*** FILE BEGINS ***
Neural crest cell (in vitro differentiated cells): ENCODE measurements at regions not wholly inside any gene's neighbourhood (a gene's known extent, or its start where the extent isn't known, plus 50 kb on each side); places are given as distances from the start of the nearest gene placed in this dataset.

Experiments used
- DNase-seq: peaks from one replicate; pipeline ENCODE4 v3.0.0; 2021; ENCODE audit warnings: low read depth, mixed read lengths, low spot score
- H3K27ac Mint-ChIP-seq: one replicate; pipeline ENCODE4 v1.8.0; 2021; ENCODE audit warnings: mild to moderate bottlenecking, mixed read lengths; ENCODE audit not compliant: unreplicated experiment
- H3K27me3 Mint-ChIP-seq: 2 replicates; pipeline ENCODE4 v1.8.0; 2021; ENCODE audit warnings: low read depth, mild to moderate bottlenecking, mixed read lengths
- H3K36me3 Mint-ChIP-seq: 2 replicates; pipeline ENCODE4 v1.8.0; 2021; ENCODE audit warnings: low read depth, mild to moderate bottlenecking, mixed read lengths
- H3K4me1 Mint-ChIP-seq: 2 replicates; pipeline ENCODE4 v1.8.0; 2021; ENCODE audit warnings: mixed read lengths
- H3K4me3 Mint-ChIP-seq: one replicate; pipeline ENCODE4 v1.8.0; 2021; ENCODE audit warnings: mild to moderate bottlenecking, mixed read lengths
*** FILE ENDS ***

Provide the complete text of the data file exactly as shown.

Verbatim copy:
Neural crest cell (in vitro differentiated cells): ENCODE measurements at regions not wholly inside any gene's neighbourhood (a gene's known extent, or its start where the extent isn't known, plus 50 kb on each side); places are given as distances from the start of the nearest gene placed in this dataset.

Experiments used
- DNase-seq: peaks from one replicate; pipeline ENCODE4 v3.0.0; 2021; ENCODE audit warnings: low read depth, mixed read lengths, low spot score
- H3K27ac Mint-ChIP-seq: one replicate; pipeline ENCODE4 v1.8.0; 2021; ENCODE audit warnings: mild to moderate bottlenecking, mixed read lengths; ENCODE audit not compliant: unreplicated experiment
- H3K27me3 Mint-ChIP-seq: 2 replicates; pipeline ENCODE4 v1.8.0; 2021; ENCODE audit warnings: low read depth, mild to moderate bottlenecking, mixed read lengths
- H3K36me3 Mint-ChIP-seq: 2 replicates; pipeline ENCODE4 v1.8.0; 2021; ENCODE audit warnings: low read depth, mild to moderate bottlenecking, mixed read lengths
- H3K4me1 Mint-ChIP-seq: 2 replicates; pipeline ENCODE4 v1.8.0; 2021; ENCODE audit warnings: mixed read lengths
- H3K4me3 Mint-ChIP-seq: one replicate; pipeline ENCODE4 v1.8.0; 2021; ENCODE audit warnings: mild to moderate bottlenecking, mixed read lengths